Businesses will commonly create automated limits on order values, preventing the placing of orders over a certain value. They may also have automated credit limits in place which prevent existing customers from adding to their order above a certain predetermined limit.
The idea is sound in principle, but in practice can lead to absurdities in which an existing customer with $99,000-worth of their orders fulfilled encounters an order limit of $100,000. They then find themselves unable to order anything over $1,000 without first clearing their bill in full.
Imagine a restaurant serving your group with starters and mains but then declining to furnish your wine selection until you pay for the food orders. You are unlikely to enjoy the experience or be in a hurry to revisit.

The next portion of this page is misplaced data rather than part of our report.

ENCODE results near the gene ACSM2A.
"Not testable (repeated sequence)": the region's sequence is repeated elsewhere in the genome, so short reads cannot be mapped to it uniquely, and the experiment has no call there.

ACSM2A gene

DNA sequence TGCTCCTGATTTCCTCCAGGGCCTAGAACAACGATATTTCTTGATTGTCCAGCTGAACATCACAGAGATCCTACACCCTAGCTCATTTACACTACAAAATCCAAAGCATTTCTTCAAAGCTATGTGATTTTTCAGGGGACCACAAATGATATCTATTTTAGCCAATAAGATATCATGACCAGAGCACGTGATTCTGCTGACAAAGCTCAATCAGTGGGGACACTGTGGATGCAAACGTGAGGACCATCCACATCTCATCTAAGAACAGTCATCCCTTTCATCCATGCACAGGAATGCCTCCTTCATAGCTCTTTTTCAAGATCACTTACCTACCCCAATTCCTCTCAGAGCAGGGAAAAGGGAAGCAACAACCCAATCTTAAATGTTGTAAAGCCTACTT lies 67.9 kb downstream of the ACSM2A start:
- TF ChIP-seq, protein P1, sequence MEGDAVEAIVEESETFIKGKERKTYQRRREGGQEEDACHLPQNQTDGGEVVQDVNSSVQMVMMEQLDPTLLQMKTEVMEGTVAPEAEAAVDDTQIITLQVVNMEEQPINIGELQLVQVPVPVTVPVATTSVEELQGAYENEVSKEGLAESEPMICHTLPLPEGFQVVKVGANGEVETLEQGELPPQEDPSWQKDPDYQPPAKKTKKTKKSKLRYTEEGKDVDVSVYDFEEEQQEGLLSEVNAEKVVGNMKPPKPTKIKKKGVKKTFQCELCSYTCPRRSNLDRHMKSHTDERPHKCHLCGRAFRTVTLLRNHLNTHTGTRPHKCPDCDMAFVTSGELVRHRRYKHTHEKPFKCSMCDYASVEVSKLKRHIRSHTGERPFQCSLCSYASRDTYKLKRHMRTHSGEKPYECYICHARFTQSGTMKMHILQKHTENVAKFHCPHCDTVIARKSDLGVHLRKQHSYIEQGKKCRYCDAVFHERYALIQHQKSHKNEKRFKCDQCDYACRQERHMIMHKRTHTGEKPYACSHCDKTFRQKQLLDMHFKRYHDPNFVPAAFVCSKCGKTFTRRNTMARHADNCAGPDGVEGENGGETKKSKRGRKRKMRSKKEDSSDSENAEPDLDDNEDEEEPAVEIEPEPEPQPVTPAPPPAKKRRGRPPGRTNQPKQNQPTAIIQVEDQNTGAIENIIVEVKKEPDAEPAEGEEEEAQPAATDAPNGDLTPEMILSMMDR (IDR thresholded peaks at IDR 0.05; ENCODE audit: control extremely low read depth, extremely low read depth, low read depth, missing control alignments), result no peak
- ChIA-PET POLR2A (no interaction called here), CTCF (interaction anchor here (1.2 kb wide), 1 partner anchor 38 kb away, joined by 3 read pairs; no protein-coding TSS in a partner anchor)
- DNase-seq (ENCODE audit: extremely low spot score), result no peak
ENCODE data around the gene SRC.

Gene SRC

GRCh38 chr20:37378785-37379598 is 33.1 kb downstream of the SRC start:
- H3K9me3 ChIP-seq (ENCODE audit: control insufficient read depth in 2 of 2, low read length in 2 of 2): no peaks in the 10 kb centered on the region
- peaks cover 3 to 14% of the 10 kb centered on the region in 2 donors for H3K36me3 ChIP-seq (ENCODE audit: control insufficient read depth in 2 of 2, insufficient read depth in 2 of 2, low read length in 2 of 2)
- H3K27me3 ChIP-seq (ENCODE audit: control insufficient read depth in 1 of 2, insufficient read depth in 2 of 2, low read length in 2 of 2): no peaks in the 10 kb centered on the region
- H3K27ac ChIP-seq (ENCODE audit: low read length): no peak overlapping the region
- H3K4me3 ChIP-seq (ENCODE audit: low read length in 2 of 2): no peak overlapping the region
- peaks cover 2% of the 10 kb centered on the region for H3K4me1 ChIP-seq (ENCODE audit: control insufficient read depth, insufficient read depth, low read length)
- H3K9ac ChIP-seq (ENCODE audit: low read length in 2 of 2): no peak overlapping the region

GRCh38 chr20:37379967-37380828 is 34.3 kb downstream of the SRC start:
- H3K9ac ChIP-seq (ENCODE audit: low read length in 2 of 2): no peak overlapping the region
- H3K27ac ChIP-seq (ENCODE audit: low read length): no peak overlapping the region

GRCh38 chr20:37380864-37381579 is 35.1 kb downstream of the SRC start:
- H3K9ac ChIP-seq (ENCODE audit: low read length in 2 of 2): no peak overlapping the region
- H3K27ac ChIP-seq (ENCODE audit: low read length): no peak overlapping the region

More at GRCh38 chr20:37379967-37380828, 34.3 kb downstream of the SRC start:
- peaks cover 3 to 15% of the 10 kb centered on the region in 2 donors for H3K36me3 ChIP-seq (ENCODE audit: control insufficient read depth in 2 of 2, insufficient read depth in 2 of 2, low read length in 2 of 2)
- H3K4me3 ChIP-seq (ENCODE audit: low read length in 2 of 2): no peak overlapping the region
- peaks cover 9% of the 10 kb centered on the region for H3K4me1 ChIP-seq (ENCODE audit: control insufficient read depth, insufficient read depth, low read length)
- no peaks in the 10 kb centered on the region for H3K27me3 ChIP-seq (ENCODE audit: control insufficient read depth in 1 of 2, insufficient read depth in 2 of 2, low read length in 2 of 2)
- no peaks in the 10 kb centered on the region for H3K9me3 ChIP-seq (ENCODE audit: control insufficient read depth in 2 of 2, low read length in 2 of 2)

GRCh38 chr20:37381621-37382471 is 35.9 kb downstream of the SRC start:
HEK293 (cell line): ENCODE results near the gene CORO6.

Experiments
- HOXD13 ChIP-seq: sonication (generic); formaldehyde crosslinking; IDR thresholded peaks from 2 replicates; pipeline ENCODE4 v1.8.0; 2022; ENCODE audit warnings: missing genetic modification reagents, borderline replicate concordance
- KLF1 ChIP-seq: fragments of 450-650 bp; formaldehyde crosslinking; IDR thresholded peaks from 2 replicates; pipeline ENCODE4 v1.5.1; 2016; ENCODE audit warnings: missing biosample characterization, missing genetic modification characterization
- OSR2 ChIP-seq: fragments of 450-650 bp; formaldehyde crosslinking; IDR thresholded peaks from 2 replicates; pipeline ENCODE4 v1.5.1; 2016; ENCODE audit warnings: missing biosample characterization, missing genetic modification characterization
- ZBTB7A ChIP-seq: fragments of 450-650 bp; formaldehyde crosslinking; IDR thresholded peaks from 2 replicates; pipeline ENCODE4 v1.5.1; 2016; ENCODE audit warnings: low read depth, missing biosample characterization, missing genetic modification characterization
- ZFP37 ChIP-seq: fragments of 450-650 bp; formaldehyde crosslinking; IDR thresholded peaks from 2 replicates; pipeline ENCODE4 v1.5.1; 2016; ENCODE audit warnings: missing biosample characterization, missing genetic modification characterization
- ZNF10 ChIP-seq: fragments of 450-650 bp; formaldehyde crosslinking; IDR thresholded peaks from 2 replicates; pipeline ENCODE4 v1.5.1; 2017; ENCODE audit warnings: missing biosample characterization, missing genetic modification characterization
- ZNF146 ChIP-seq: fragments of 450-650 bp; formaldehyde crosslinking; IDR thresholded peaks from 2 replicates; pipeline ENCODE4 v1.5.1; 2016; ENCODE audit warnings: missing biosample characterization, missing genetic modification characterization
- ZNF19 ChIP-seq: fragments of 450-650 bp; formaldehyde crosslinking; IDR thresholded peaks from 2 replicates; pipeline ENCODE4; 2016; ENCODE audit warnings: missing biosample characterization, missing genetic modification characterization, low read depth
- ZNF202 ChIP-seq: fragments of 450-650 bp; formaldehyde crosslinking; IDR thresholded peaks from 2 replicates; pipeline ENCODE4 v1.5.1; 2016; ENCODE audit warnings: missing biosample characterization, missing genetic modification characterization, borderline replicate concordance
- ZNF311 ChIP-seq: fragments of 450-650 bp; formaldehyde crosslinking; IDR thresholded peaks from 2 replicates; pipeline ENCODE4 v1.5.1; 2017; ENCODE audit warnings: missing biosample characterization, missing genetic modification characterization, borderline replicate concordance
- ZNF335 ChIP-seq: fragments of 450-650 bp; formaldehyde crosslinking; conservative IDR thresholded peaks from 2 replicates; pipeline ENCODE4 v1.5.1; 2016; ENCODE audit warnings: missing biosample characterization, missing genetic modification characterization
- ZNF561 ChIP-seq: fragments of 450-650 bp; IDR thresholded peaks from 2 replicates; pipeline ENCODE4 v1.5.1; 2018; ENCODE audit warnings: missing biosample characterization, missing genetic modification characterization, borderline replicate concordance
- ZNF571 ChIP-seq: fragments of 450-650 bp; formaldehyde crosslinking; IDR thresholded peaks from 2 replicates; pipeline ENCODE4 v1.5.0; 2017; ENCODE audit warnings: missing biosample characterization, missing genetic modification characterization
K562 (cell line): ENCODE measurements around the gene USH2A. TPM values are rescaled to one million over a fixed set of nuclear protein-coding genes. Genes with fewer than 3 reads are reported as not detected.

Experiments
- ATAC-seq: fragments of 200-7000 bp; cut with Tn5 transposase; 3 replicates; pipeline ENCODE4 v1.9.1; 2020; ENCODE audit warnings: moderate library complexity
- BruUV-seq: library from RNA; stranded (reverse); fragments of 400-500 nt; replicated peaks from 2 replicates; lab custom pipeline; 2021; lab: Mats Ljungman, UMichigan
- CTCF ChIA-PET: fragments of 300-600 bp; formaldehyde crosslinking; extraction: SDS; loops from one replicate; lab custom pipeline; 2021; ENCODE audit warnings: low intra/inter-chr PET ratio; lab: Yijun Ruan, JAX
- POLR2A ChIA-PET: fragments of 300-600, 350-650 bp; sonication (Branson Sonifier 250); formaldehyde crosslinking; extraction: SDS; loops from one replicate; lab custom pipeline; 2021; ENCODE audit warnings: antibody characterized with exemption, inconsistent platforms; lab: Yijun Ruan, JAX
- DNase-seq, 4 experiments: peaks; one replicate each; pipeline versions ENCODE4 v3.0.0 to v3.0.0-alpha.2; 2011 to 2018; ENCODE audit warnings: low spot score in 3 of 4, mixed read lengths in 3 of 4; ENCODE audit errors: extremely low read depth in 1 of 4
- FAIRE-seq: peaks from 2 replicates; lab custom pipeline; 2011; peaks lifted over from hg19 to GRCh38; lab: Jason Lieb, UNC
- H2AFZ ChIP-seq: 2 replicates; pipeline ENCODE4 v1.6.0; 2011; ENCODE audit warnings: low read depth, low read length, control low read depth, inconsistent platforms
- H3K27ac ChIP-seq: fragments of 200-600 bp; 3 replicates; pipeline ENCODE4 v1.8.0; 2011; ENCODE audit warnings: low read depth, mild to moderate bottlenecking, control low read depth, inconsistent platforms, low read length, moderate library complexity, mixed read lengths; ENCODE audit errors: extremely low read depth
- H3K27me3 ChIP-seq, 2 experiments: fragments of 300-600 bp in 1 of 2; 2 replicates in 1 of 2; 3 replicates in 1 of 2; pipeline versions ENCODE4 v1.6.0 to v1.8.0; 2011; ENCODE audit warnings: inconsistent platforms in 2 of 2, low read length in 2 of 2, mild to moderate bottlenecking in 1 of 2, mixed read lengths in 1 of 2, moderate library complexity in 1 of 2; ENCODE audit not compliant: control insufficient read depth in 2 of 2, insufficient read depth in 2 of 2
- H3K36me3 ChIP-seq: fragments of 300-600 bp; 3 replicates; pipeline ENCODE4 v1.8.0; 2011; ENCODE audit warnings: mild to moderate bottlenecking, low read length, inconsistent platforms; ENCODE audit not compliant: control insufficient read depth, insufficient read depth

These types of scenarios play out more often than most people realize and can go totally undetected in perpetuity. But creating barriers over such relatively low-value items is an impediment to the practical conduct of business and a deterrent to clients.
Here again, process mining technology comes into its own.
By conducting a thorough examination of the relevant data, process mining finds ways in which a company can improve its order limit policy or, if that limit is operating entirely to the company’s detriment, provide reassurance that it can be scrapped completely.
Rejecting orders on the grounds of credit checks is trickier. It goes without saying that a certain amount of caution is necessary, but excessive caution works against the company by closing the door on revenue which could have been realized.